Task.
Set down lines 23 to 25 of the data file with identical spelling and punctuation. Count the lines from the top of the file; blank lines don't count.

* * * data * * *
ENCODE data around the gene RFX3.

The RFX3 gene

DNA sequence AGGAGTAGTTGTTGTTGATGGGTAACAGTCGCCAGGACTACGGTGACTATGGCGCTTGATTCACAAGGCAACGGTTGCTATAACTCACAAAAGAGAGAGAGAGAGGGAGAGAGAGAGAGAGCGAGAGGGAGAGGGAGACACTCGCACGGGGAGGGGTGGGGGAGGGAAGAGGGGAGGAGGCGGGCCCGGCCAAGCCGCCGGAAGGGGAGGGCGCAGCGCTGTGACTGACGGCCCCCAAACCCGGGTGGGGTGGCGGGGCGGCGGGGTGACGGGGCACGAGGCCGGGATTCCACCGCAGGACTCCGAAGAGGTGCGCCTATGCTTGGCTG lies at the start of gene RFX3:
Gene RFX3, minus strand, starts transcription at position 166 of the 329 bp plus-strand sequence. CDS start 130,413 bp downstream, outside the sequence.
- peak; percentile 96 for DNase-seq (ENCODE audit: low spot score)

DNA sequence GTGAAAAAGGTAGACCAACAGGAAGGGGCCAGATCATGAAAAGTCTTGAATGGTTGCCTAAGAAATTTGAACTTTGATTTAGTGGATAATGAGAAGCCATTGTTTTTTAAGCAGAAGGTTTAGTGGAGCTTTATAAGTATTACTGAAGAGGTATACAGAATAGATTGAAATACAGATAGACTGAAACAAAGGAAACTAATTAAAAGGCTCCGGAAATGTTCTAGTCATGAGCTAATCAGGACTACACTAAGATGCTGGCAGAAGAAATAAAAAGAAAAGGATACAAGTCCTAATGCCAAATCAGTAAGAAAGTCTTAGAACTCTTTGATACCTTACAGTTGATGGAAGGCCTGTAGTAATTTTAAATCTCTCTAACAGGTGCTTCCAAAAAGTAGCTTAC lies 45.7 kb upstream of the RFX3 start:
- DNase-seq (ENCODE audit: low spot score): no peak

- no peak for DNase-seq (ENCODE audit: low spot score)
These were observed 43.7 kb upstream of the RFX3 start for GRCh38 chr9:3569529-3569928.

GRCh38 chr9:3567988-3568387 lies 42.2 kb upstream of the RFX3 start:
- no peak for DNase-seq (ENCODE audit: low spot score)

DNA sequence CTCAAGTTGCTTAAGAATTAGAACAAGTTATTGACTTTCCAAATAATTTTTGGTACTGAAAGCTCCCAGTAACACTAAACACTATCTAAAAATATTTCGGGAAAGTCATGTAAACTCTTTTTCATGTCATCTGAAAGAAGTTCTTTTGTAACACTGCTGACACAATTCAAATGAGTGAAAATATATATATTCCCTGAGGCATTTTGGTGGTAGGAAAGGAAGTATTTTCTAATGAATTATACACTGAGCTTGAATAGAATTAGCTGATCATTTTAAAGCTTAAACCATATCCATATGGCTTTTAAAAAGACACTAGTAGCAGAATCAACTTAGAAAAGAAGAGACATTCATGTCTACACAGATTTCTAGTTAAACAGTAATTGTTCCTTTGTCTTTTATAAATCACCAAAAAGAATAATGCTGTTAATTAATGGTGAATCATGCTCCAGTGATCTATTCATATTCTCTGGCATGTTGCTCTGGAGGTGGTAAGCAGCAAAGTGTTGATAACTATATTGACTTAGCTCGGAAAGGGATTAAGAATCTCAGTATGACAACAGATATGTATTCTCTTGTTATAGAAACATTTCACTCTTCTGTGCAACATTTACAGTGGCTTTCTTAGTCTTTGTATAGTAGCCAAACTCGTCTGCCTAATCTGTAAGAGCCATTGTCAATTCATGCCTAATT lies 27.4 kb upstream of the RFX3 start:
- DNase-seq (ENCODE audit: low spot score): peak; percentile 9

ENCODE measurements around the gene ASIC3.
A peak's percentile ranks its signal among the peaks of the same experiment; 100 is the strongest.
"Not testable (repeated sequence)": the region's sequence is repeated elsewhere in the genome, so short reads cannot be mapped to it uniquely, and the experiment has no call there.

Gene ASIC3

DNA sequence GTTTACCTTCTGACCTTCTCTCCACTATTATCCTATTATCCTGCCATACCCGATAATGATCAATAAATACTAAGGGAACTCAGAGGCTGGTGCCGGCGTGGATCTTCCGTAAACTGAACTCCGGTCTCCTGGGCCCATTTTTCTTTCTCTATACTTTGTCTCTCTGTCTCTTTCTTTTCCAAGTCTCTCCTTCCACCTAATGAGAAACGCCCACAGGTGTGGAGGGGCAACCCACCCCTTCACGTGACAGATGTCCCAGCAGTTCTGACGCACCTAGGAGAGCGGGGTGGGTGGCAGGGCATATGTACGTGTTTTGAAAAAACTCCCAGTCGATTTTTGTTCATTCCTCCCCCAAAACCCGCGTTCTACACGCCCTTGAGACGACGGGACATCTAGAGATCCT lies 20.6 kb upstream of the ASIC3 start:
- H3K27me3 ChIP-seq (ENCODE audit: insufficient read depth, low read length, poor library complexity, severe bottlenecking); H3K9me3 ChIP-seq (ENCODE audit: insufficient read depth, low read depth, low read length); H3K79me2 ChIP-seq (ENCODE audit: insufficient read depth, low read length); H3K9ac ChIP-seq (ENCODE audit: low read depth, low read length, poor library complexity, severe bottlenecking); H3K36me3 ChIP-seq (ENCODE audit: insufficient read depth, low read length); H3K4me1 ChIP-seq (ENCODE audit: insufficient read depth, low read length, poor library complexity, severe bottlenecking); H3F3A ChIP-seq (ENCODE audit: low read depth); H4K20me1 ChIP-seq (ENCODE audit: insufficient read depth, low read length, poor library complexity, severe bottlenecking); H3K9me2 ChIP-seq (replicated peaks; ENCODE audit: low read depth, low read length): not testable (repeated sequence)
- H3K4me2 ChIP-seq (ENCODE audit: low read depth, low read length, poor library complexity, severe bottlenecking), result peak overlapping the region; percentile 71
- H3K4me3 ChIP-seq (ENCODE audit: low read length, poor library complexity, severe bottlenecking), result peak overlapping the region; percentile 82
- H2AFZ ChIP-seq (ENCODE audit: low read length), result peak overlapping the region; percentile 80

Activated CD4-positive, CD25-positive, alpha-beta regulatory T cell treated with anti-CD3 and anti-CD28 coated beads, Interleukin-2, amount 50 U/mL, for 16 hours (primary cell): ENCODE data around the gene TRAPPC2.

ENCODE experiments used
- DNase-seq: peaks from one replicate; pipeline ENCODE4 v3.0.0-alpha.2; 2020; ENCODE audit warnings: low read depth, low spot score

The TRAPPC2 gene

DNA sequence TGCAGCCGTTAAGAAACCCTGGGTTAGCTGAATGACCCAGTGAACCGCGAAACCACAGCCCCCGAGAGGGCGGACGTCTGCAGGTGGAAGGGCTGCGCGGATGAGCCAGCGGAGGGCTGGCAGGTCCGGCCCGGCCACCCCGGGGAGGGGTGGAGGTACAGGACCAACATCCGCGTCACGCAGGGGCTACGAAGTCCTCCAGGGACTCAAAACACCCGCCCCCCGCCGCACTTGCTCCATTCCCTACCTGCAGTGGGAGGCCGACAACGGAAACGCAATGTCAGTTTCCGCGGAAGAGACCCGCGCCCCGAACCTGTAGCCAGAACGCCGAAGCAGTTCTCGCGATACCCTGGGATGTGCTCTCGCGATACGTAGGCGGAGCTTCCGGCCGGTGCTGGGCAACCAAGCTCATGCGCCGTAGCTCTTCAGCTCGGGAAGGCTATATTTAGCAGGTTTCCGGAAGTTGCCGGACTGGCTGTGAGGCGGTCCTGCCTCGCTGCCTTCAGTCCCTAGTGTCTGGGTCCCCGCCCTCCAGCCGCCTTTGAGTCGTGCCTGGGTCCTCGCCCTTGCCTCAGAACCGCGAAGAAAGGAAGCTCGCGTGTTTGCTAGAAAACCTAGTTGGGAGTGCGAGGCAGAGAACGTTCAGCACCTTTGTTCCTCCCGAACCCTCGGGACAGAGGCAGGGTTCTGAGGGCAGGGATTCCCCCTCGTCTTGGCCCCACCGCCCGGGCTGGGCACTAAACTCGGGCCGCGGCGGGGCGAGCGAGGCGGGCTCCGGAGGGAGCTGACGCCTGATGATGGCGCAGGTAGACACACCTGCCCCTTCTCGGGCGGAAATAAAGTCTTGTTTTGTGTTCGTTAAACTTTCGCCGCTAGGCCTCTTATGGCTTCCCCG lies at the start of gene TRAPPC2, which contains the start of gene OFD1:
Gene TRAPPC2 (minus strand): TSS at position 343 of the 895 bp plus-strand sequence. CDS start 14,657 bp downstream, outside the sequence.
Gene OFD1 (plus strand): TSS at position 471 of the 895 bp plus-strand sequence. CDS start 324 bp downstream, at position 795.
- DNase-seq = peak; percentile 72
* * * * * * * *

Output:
Activated CD4-positive, CD25-positive, alpha-beta regulatory T cell treated with anti-CD3 and anti-CD28 coated beads, Interleukin-2, amount 50 U/mL, for 16 hours (primary cell): ENCODE data around the gene TRAPPC2.

ENCODE experiments used
- DNase-seq: peaks from one replicate; pipeline ENCODE4 v3.0.0-alpha.2; 2020; ENCODE audit warnings: low read depth, low spot score